European Cricket Council

The European Cricket Council (ECC) is an international body which oversaw cricket in European countries other than the Test-playing cricketing nations of England and Ireland.

European Cricket Council
AbbreviationECC
Formation1997; 24 years ago (1997)
PurposeCricket administration
HeadquartersLondon,  England
Membership
34 associations
Parent organization
ICC

ActivitiesEdit

The ECC was the regional authority[1] for Europe under the auspices of the worldwide governing authority of cricket, the International Cricket Council (ICC). It was based in London, England, and hosted its executive meetings at Lord's. Its last chairman was Roger Knight.

The ECC was responsible for the promotion and development of the game of cricket across the European continent and Israel (for cricketing purposes, as with nearly all sports, Israel is considered to be a European country). Europe is a region where the game has not traditionally flourished. Cricket also faces tough competition from much more popular sports, such as football and basketball. It listsed its key objectives as: Participation, High Performance, Tournament Structure, Widening the Market, and promoting the Spirit of Cricket.

The ECC was responsible for organising the European Cricket Championship along with junior, indoor and women's tournaments. The tournament structure was part of the qualification for the Cricket ICC World Cup.

The ECC ran development programmes that support coaching, umpiring, training, clinics and sports medicine programmes in member countries. These programmes were the responsibility of the European Development Manager and a small team of staff, within the framework of the ICC Development Programmes's Key Objectives. Responsibility for hosting and supporting the ICC's five regional programmes falls to the Full Member in each region, in this case the England and Wales Cricket Board (ECB), who have, in turn, involved Marylebone Cricket Club (MCC) on the basis of MCC's existing strong links with Europe.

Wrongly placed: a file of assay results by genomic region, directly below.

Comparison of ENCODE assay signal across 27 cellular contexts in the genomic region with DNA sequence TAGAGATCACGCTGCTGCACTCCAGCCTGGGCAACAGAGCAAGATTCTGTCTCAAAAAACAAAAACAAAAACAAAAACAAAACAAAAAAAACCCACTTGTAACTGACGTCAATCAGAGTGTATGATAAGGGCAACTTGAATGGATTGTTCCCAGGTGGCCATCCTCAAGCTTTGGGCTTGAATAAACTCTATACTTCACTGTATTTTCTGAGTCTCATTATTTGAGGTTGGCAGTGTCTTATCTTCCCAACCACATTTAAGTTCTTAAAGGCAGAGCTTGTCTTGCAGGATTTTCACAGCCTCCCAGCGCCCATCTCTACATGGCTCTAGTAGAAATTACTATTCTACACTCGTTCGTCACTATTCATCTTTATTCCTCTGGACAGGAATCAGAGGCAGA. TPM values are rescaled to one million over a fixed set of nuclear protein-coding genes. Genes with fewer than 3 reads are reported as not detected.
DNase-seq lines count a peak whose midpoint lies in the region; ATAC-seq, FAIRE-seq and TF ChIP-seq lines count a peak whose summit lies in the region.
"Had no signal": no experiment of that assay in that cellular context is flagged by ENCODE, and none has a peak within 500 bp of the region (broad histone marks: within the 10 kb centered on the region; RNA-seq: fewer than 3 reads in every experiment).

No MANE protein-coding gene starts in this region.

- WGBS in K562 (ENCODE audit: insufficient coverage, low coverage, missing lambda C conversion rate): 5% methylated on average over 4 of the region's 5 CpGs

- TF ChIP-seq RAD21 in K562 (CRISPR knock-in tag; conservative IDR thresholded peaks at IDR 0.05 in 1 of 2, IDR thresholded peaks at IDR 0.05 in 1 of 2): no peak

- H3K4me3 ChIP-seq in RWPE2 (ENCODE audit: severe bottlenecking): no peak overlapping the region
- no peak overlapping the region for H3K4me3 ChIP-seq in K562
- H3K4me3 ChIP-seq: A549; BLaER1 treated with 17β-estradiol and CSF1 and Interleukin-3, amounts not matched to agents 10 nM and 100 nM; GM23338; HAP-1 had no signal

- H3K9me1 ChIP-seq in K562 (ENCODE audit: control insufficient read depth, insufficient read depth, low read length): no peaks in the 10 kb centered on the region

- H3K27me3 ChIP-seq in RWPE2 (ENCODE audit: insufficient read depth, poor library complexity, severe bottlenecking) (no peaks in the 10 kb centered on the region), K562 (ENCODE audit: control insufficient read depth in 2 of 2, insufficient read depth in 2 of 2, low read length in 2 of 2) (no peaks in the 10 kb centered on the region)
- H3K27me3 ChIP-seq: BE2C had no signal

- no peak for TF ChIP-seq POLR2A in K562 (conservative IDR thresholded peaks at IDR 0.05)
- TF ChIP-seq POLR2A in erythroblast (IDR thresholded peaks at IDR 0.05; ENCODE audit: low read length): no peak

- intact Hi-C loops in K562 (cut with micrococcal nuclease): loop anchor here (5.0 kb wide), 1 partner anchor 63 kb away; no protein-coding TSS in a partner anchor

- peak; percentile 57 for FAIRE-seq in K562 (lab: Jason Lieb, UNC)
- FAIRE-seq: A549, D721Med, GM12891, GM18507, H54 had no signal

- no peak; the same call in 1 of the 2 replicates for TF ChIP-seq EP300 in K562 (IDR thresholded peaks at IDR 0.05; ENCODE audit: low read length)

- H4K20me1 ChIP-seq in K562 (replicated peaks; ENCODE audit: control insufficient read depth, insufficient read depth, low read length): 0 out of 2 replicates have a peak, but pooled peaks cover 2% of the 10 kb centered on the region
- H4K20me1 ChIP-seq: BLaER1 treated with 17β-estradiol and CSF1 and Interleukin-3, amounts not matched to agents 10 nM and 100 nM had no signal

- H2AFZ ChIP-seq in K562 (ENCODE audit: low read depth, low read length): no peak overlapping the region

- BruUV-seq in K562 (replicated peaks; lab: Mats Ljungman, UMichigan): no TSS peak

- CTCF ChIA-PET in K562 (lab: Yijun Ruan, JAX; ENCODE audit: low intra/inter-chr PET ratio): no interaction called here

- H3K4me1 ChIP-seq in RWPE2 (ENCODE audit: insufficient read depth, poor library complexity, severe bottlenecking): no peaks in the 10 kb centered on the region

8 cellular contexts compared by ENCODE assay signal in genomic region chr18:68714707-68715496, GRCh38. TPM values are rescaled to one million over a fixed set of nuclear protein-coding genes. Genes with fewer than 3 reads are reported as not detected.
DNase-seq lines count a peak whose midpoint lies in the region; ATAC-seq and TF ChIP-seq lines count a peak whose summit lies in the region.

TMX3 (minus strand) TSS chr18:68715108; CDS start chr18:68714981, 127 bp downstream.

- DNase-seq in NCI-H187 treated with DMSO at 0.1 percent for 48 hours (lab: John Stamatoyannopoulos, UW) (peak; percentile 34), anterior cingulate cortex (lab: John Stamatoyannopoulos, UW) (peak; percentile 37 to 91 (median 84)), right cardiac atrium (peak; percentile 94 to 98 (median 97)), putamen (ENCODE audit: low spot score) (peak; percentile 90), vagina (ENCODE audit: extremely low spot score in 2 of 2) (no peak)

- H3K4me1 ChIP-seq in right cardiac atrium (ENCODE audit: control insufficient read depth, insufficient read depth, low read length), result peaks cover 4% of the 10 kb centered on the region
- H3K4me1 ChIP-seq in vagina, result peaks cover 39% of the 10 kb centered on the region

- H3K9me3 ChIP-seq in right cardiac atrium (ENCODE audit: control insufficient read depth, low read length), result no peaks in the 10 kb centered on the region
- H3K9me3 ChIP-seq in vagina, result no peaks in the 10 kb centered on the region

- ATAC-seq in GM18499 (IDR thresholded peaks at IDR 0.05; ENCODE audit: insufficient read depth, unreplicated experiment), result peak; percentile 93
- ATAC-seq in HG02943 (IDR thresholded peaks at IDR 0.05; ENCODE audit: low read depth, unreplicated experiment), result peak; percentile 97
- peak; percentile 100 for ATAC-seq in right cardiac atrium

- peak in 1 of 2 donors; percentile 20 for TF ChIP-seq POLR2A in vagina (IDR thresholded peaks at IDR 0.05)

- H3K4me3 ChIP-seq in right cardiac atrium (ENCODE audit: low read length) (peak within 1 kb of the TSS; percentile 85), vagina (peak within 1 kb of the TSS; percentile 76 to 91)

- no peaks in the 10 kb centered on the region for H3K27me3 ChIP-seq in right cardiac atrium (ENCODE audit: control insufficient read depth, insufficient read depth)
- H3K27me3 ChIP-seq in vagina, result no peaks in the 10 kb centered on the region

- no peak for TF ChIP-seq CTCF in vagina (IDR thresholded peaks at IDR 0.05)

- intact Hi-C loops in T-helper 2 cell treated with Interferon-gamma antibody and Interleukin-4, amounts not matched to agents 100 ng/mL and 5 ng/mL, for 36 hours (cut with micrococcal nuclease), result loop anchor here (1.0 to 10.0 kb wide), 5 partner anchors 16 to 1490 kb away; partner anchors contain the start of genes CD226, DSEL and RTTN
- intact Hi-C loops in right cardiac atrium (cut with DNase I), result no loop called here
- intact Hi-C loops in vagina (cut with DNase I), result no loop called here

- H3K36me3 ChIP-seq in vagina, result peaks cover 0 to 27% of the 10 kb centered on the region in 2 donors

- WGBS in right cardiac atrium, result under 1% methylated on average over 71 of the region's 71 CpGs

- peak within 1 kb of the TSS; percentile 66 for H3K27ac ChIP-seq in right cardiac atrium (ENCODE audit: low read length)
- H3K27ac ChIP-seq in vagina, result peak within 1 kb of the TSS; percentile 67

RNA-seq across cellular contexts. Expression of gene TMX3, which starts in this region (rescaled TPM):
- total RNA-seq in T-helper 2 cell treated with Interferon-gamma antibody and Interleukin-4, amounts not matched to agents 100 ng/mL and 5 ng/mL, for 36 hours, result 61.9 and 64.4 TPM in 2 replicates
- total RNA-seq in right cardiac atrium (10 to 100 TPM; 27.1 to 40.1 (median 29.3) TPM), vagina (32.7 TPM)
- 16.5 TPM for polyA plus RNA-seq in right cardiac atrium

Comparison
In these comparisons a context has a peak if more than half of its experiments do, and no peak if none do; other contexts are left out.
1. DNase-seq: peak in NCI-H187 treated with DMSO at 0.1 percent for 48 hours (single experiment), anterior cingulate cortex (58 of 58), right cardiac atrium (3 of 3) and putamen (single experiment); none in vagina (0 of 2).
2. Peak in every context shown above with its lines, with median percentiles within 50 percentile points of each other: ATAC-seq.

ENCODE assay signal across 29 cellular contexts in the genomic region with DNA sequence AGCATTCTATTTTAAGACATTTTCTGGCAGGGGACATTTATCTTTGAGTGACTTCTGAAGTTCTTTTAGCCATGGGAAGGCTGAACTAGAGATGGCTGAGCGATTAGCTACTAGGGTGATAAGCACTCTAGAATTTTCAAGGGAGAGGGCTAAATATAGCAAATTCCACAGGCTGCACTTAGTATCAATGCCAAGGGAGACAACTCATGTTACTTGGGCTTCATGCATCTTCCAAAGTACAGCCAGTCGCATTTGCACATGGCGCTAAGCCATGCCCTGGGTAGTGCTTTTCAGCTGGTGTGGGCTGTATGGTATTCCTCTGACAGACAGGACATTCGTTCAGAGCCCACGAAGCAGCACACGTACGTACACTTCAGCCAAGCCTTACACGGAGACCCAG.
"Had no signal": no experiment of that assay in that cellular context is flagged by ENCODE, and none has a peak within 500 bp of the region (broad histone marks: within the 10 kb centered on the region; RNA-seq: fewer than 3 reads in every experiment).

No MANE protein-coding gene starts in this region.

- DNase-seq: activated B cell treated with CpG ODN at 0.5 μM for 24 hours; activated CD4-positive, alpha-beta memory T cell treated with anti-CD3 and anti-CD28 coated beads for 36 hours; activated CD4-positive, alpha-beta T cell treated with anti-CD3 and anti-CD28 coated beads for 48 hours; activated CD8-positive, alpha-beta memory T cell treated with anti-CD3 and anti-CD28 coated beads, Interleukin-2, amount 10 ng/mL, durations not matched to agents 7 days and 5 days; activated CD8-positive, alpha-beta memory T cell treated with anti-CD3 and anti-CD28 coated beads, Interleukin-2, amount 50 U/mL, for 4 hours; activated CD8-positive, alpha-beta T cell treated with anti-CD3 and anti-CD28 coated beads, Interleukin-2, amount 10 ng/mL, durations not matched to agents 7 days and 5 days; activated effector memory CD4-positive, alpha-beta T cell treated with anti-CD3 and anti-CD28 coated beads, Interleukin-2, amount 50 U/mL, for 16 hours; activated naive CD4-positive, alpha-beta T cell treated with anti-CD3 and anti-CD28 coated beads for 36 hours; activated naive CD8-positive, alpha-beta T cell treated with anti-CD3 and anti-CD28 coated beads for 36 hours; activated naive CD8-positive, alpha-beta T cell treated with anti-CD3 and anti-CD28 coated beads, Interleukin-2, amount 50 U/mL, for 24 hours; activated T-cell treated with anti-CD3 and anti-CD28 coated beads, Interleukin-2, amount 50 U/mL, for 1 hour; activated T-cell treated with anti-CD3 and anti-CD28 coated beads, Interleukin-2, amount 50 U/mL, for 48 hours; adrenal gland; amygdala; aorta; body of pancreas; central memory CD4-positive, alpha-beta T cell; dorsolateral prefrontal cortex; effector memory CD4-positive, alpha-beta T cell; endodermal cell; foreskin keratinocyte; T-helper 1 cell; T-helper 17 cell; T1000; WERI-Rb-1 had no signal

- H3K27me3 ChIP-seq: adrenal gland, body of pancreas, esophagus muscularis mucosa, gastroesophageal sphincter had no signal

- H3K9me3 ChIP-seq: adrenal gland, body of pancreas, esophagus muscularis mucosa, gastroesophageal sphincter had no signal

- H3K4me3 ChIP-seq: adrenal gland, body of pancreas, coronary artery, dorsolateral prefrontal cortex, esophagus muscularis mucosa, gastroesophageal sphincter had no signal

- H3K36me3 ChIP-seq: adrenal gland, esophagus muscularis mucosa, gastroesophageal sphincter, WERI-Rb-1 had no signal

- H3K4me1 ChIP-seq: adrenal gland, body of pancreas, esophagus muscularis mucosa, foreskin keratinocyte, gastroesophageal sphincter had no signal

The programme was financed largely by the ICC (through the biennial ICC Champions Trophy, at that time played between Full Members and Associate qualifiers) with assistance from the ECB and MCC, and a growing level of commercial sponsorship.

The ECC was brought under the auspices of the ICC Development programme as ICC Europe in 2008, and later dissolved as an independent body.

HistoryEdit

Cricket is recorded as having first been played in Europe by Admiral Nelson's troops and sailors whilst they were stationed in Naples in 1793. The game quickly grew in popularity, and was regularly played at amateur level throughout the 19th century. Many professional clubs formed at the end of the 19th and beginning of the 20th century, the most famous of which, the Milan Cricket and Football Club, was the forerunner of A.C. Milan.[2] However, the rise of Fascism across Europe in the 1920s and 1930s saw a decline in the game's popularity. Although it continued to be played at amateur level, it was not until the 1990s that it began to revive on a larger scale.

The ECC was founded in 1997, replacing the administration heavy European Cricket Federation, and expanded from an initial membership of 14 to having 37 member associations (as of 2006). Nine of the member nations have ICC associate status, a further 17 have affiliate status, and 11 are ICC prospective members. The game continues to grow in popularity, and three ECC members, Scotland, Ireland, and The Netherlands, along with test status England, competed in the 2007 ICC Cricket World Cup and the 2009 Twenty20 World Cup. Ireland became the 11th Test nation in the world & 2nd in Europe on 22 June 2017.


MapEdit

As of 19 July 2019
 
Members of the International Cricket Council located in Europe.
  Full ICC members (2)
  Associate ICC members with ODI status (2)
  Associate ICC members (1678) – Israel not shown
  Former or suspended members (2)
  Non-members

See alsoEdit

ReferencesEdit

  1. ^ "Page about ICC Europe (International Cricket Council in Europe)". Archived from the original on 24 November 2016. Retrieved 3 June 2016.
  2. ^ Jain, Shraishth (27 November 2015). "How cricket gave birth to one of Europe's most iconic football clubs - AC Milan". Sportskeeda. Retrieved 3 May 2018.

External linksEdit